An Experimental Approach for Glioblastoma Treatment - European Medical Journal

An Experimental Approach for Glioblastoma Treatment

2 Mins

GLIOBLASTOMA patients have a median survival of 10–12 months due to this aggressive brain cancer, which affects astrocytes, develops rapidly, and recurs often; however, new research from Feinberg School of Medicine, Northwestern University, Chicago, Illinois, USA, could be about to change the face of glioblastoma treatment following the discovery of a new experimental, inhibitory compound.

Part of the reason glioblastoma is so deadly is the easy access the affected astrocytes have to the numerous blood vessels of the brain, which enables easy migration and growth of tumours. Additionally, glioblastoma has a high recurrence rate, which is partly influenced by a subpopulation of self-regenerating tumour cells, known as glioma stem cells. Glioma stem cells express high levels of the enzyme CDK5, and previous studies in Drosophila have shown that silencing the CDK5 gene resulted in a decrease in tumour size and the number of glioma stem cells, a fact that the research team from Northwestern University investigated further.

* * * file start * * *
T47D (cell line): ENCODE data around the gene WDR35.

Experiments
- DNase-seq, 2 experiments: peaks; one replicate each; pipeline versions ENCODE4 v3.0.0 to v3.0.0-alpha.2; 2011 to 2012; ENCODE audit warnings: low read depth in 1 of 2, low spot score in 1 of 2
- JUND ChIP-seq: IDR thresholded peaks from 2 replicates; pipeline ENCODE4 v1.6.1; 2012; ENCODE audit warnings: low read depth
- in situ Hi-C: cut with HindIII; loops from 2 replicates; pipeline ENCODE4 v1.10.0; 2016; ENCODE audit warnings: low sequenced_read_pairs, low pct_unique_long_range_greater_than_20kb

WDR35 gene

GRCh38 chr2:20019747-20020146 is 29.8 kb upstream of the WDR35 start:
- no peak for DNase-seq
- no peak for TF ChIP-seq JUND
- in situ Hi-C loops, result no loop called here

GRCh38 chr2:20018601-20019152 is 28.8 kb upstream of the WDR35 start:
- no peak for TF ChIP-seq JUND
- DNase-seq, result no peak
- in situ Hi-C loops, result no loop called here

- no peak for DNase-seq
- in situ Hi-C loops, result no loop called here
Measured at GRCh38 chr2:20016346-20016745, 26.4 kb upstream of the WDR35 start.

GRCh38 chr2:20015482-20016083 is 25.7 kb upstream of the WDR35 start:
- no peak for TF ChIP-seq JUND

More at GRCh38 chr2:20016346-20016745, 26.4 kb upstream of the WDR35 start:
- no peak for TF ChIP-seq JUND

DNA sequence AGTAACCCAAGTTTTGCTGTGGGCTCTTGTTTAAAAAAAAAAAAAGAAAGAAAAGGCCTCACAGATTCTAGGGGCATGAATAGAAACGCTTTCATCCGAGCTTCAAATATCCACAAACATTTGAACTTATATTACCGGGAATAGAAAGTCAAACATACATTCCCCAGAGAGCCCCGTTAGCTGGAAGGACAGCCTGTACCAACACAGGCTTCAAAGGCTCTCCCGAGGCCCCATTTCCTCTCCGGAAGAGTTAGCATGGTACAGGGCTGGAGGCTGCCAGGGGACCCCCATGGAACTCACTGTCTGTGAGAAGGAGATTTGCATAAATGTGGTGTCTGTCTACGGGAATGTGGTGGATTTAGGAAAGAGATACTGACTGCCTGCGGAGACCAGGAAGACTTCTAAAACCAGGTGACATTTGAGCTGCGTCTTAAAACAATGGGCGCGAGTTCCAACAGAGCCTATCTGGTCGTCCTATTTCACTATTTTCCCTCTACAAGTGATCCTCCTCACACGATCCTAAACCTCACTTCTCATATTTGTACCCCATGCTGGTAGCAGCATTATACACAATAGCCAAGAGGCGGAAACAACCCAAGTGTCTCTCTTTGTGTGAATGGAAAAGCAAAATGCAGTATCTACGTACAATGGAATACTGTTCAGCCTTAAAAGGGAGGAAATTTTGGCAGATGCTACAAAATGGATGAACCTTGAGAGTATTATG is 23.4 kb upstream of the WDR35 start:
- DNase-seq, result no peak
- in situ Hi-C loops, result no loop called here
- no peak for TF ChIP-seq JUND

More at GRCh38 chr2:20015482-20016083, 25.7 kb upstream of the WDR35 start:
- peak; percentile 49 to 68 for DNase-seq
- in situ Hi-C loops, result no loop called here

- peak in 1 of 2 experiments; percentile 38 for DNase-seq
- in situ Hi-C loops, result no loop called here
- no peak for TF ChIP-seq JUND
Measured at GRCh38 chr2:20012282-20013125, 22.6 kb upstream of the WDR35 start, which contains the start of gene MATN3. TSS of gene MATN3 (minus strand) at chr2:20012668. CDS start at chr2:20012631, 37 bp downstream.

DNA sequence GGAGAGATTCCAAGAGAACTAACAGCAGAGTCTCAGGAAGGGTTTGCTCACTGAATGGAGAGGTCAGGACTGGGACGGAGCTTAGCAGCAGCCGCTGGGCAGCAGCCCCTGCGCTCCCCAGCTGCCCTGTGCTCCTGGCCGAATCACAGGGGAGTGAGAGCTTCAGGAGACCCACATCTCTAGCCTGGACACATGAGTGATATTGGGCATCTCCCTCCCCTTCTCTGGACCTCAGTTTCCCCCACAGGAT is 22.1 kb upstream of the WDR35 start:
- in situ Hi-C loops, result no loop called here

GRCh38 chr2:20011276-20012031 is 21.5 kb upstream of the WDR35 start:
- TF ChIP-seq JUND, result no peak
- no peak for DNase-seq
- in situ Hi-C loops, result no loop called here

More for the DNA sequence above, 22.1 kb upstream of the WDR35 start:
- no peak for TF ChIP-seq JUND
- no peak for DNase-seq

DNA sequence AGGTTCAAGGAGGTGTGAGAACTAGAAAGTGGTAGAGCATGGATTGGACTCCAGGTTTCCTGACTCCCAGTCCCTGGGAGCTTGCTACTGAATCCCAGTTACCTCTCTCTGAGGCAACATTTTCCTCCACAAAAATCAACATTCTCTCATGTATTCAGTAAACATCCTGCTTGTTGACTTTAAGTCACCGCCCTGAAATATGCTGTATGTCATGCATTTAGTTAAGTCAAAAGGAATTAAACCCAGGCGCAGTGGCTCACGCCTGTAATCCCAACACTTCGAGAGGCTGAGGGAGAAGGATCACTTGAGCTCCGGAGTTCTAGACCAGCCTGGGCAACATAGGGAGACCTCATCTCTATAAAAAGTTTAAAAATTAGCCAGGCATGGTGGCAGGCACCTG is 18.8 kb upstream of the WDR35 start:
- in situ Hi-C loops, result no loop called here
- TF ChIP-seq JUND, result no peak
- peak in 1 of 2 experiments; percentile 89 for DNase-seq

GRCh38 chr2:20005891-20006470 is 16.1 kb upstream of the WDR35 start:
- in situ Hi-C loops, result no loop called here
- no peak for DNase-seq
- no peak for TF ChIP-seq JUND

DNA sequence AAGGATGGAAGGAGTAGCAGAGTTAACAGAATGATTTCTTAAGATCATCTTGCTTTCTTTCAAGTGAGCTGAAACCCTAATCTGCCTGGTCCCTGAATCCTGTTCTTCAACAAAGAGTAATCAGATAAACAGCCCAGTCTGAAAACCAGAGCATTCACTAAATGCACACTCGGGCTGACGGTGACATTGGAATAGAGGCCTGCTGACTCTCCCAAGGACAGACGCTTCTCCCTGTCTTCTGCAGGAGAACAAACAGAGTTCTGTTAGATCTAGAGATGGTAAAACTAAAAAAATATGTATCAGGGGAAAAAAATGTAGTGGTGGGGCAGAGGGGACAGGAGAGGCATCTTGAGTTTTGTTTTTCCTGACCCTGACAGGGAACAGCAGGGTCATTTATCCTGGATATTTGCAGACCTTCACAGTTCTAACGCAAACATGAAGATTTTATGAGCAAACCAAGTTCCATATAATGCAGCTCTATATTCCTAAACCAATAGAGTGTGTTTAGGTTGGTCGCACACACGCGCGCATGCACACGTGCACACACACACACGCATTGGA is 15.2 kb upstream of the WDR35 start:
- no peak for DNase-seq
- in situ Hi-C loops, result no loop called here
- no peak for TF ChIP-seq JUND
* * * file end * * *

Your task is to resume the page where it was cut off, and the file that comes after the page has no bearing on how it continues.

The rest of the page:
The research team identified that CDK5 promoted a high level of stemness in the tumour population, and through the application of an experimental inhibitor of CDK5, named CP681301, to human glioblastoma cells, the team were able to inhibit tumour growth and reduce the stemness of glioma stem cells. Analysis of the impact of CP681301 on neural, classic, and mesenchymal glioblastoma exhibited varying degrees of success; while neural and classic glioblastoma responded well to the inhibitor, mesenchymal glioblastoma cells were less responsive to CP681301.

CP681301 shows long-term promise for the treatment of glioblastoma, and the future combination of the CDK5 inhibitor with chemotherapy could prove to be a potent treatment for this deadly brain cancer. Study lead, Dr Subhas Mukherjee, Northwestern University, summarised the application of the experimental treatment: “The idea [of the inhibitor] is to kill the [tumour] remnants and glioma stem cells after chemotherapy.” With new studies already being developed, this life-saving therapy could be just around the corner.

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